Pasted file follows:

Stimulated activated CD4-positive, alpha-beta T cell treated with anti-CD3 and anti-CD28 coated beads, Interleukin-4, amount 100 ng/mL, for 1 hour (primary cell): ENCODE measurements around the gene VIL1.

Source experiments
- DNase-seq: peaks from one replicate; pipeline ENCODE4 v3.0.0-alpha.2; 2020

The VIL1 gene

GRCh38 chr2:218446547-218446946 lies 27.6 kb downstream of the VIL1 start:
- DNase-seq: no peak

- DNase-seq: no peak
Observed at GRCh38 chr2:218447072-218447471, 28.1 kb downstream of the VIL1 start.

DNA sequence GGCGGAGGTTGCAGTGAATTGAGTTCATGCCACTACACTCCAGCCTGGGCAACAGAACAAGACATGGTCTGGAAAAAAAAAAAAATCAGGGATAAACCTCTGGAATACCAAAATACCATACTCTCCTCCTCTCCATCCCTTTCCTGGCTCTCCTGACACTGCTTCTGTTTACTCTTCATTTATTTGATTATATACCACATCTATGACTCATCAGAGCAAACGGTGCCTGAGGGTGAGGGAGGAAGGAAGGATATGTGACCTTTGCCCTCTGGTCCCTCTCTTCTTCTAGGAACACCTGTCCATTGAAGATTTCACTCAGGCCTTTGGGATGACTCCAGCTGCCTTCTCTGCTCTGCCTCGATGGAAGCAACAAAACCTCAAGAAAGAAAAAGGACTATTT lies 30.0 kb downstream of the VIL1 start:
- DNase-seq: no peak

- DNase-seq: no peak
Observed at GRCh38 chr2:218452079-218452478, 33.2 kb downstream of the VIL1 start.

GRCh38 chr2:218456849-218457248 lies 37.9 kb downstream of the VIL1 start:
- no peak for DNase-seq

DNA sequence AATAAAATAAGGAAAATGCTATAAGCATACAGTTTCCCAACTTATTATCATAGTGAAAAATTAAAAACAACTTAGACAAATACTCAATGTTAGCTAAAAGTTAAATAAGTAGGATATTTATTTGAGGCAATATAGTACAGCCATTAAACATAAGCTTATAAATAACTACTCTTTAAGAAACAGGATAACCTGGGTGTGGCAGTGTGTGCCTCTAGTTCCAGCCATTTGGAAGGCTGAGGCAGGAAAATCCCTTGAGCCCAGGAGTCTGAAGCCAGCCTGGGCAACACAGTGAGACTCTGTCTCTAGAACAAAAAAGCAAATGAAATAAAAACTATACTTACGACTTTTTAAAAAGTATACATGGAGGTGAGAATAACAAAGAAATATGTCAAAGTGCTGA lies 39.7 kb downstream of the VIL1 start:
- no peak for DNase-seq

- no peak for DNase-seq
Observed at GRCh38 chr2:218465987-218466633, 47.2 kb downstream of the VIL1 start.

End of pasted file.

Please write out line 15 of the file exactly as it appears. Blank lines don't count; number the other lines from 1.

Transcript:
DNA sequence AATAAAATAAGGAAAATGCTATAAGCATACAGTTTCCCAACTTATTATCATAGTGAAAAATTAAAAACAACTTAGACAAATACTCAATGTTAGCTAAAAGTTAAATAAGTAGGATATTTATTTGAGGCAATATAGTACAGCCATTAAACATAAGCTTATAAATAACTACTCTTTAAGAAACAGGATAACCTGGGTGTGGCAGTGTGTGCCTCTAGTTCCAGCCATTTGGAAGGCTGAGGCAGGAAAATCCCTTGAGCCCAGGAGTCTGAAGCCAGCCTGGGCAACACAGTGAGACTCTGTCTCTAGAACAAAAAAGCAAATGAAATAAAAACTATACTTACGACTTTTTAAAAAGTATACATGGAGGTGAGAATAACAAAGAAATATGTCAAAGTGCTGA lies 39.7 kb downstream of the VIL1 start: